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Mary Adams (1894-)

"Hebburn Heroine" awarded OBE for courage during munitions factory explosion

Although having lived her life up to the war in Hebburn, Mary Adams had connections to Scotland; her father, William, was born in Stonehaven, Scotland and her mother, Mary, was born in Marykirk, Scotland. During the war she seems to have headed north to work at the Gretna munitions factory (Jarrow Express, 25 January 1918). While working in the munitions factory (which subsequent reports made a point of not naming), Mary Adams’s calm actions almost certainly saved a number of lives.

The following is an acount from the Jarrow Express, 9 August 1918:

“Miss Adams, who was born in Hebburn and had lived all her life in it, was engaged as a worker in a large munition establishment. While working in the upper part of the building along with a number of others, an explosion took place upon the ground floor followed by an outbreak of fire. The workers ran to places of safety, but those in the upper par of the building could not get away so quickly and Miss Adams called to them to keep calm and took them down one by one. The ground floor was filled with smoke, which they had to go through. She afterwards saw a young woman with her clothing and hair on fire, who was taken to a place of safety. Miss Adams afterwards assisted in extinguishing the fire.”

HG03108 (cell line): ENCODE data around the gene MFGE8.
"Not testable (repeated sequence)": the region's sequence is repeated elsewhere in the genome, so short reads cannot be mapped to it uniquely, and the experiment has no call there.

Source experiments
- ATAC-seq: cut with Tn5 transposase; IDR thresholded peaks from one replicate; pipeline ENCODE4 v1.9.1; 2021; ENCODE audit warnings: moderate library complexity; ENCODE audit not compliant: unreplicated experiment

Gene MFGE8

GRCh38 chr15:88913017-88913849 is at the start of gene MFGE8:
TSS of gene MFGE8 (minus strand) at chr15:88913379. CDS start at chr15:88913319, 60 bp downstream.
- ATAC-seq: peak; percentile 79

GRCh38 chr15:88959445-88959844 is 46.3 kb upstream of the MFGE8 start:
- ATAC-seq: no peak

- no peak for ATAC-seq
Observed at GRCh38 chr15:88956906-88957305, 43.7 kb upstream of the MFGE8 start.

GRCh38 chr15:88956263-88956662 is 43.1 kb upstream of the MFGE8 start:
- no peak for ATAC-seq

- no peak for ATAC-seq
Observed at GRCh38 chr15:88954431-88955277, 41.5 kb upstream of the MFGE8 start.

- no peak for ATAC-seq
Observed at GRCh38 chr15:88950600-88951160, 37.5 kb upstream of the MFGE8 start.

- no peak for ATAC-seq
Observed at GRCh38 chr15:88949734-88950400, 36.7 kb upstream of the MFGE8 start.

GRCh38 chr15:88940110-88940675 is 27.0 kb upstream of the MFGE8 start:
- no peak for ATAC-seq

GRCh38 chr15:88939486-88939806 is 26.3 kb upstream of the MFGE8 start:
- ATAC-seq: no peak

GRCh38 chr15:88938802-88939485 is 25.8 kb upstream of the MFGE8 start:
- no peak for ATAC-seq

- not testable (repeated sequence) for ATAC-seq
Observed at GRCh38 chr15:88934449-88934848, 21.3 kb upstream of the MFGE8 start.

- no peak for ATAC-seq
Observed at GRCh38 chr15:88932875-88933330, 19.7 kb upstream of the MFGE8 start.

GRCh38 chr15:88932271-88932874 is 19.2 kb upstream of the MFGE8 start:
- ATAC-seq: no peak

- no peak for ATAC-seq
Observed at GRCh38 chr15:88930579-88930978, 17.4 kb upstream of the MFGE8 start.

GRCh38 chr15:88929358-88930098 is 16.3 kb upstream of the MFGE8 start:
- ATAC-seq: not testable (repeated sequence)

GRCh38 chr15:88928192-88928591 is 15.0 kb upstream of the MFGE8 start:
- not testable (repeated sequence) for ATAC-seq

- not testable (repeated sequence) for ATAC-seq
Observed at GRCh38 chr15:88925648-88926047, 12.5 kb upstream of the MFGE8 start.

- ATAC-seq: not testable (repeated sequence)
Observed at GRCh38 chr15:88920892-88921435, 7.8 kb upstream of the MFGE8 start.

Her home town were so proud of her award, which was presented to her in Durham by Lord Durham (Jarrow Express, 9 August 1918), that they started up their own subscription. They managed to raise enough money to present Mary Adams with a silver tray, silver tea and coffee service, gold watch and wallet of war savings certificates. The presentation took place at the Theatre Royal, Hebburn on 6 August 1918.

An article in the Jarrow Express of 19 July 1918, mentions that the collection had been so successful due to the involvement of women workers. Commemorative cards had been made and the women were selling them. The same article remarks:

“It is interesting to note that Miss Adams has recently been promoted to the responsible position of head forewoman of an important munitions factory.”

Other sources of interest:

The Guardian Newspaper, article about women munitions workers

The Devil’s Porridge Musuem at Gretna:

Civil Parish: Hebburn

Birth date: 1894

Armed force/civilian: Civilian

Residence: 44 Ann Street, Hebburn Quay (1911 census)

Employment: domestic servant (at home) (1911 census)
munitions worker

Family: daughter of William (an Iron Driller in a Shipyard) and Mary Adams of 44 Ann Street, Hebburn. (By 1911 they had been married for 27 years and had had nine children, six still living).
Siblings (1911 ages): William (25, B: Montrose, Iron Driller in a shipyard); Alexander (23, B: Glasgow, Commissioner); Janet (15, B: Glasgow).

Medal(s): Order of the British Empire

Gender: Female

Contributed by Peter Hoy | Durham County Record Office